Short-term thinking: Short runways, no jetways

When it comes to Owen Roberts International Airport, we are uncomfortable with an “economy-class renovation” in our “first-class destination.”

We refer, of course, to our current $55 million airport redevelopment plan that does not include passenger boarding bridges, aka jetways, which in modern airports are considered usual and ordinary, not amenities or luxuries.

In lieu, officials are resorting to “Plan B” (as in “Band-Aid”): rolling ramps and accordion-style “box tunnels” to give travelers basic shelter from our storms.

Ostensibly this plan will save $20 million in construction costs, however, in the context of the 20-year lifespan of the project, we believe building the jetways is both desirable and affordable. (Consider, for example, that the missing $20 million is less than the government spends to subsidize Cayman Airways for one year, or the Cayman Turtle Farm for two years. We are even contemplating spending more than that on the highly questionable exercise of relocating coral away from the footprint of the proposed cruise port project.)

To us, this is a perfect project for some amalgam of a public/private partnership. Might our tourism and financial industries step forward with funds or financing expertise to make the jetways feasible? Perhaps it is an inaugural project for Bo Miller’s much-touted “infrastructure fund.”

This is not only an issue of practicality — as in, pampering our tourists with “CaymanKindness” from the moment their plane touches down to the moment of departure — but, perhaps even more importantly, of image. Yes, technically speaking, ramps, newspapers (don’t use the Compass!), umbrellas and/or vinyl coverings “will do” to keep tourists’ heads dry as they race, hobble or wheel across the tarmac. But do we really want to do that?

In a communication yesterday to the Compass, former Minister Linford Pierson wrote:
“I understand that ‘jetways’ are not being included, because Government/CIAA cannot find an additional $20 million to provide this essential facility. If this is, indeed, the case, I sincerely hope that they will reconsider their priorities, as the health, safety, and convenience of the travelling public should be a top priority. It is my view, that the redevelopment of ORIA can hardly be considered complete (with strict safety requirements), in the absence of ‘jetways’.”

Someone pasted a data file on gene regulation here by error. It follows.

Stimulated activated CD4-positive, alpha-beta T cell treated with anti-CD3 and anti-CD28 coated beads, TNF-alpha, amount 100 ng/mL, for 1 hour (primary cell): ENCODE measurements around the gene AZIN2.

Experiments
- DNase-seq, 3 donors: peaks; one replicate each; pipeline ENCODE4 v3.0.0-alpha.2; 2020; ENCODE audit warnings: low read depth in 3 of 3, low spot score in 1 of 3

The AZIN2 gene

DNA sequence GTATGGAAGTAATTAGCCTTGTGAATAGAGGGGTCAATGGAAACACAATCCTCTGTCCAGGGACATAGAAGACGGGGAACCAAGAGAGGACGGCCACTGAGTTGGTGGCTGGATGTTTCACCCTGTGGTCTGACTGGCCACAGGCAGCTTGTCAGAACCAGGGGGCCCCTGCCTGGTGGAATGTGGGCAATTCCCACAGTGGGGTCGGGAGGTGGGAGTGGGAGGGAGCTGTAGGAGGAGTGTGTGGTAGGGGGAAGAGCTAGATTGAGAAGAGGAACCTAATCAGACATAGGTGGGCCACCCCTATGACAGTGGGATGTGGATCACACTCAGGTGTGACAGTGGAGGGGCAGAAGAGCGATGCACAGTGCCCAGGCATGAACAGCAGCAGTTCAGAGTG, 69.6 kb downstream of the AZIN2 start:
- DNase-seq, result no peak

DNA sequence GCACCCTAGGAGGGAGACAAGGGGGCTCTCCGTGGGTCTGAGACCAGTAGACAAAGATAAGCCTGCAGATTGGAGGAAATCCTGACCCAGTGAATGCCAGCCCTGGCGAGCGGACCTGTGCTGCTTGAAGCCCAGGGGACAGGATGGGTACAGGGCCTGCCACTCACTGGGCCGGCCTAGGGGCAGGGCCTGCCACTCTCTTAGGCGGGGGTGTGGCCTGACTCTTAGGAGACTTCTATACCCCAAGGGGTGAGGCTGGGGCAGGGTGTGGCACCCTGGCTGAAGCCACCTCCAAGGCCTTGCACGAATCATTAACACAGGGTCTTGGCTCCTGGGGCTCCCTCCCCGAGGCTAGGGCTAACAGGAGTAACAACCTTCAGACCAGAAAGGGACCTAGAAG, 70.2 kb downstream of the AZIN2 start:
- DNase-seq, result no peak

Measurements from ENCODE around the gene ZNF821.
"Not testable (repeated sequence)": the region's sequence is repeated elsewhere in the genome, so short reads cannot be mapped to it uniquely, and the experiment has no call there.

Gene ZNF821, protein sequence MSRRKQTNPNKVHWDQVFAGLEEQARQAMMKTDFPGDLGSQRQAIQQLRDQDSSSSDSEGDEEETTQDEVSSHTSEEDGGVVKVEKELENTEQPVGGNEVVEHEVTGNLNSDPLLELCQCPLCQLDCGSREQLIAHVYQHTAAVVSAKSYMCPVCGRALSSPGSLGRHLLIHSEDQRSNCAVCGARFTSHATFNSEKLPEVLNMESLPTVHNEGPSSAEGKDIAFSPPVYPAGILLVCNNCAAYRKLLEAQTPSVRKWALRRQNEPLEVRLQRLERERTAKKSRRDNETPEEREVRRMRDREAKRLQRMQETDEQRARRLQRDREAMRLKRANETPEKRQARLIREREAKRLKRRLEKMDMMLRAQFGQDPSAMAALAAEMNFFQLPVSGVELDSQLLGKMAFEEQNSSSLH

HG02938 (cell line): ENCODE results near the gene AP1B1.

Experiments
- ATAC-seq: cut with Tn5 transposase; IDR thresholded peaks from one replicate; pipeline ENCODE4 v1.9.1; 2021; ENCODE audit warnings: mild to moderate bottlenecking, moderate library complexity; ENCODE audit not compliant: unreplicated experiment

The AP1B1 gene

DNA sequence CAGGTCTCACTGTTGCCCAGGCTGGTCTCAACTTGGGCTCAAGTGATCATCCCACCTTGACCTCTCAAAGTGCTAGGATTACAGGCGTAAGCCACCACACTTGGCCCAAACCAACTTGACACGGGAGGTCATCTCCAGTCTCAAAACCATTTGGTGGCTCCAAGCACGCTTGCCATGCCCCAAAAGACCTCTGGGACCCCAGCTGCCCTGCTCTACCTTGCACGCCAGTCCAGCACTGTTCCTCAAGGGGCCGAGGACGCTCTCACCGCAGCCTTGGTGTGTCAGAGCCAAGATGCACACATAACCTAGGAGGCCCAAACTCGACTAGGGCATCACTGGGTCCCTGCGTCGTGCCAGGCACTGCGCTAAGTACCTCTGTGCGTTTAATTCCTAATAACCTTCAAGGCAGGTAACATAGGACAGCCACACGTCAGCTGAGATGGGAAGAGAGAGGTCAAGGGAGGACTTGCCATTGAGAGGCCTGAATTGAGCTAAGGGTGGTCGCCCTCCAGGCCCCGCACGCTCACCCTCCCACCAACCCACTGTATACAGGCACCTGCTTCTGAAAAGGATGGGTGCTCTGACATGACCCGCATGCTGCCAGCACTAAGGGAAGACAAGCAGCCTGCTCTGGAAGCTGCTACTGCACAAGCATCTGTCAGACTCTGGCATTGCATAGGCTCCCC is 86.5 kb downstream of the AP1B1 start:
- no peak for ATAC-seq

For a mere $1 million per year over the lifespan of the project, the government is choosing to pursue an airport project that will send the message that the Cayman Islands almost ranks among the top tourism destinations in the world. Such a characterization is out of character for our country.

In the history of the modern world, there is one recurring urban planning truism: Great cities are port cities.

Though Grand Cayman draws much of its cultural identity from the water which surrounds it, at this and future stages of our island’s development, our airport outranks our seaport in importance.

What is conspicuously missing from the redevelopment plan is a longer runway to accommodate longer flights (bigger aircraft) from European centers and beyond. Officials defend that decision, saying they have received no assurances from airlines that they would bring longer direct flights to Cayman if the longer runway were to be built.

That’s hardly surprising. Why would an airline commit years in advance to a such a hypothetical?

And then, along with any airport redevelopment, we would urge a concerted effort to beautify the corridor that carries tourists from the airport to Seven Mile Beach. Think of Industrial Park, the unsightly Harquail Bypass, and the (pick your own adjective) George Town landfill. A first-class country must not project a Third World image.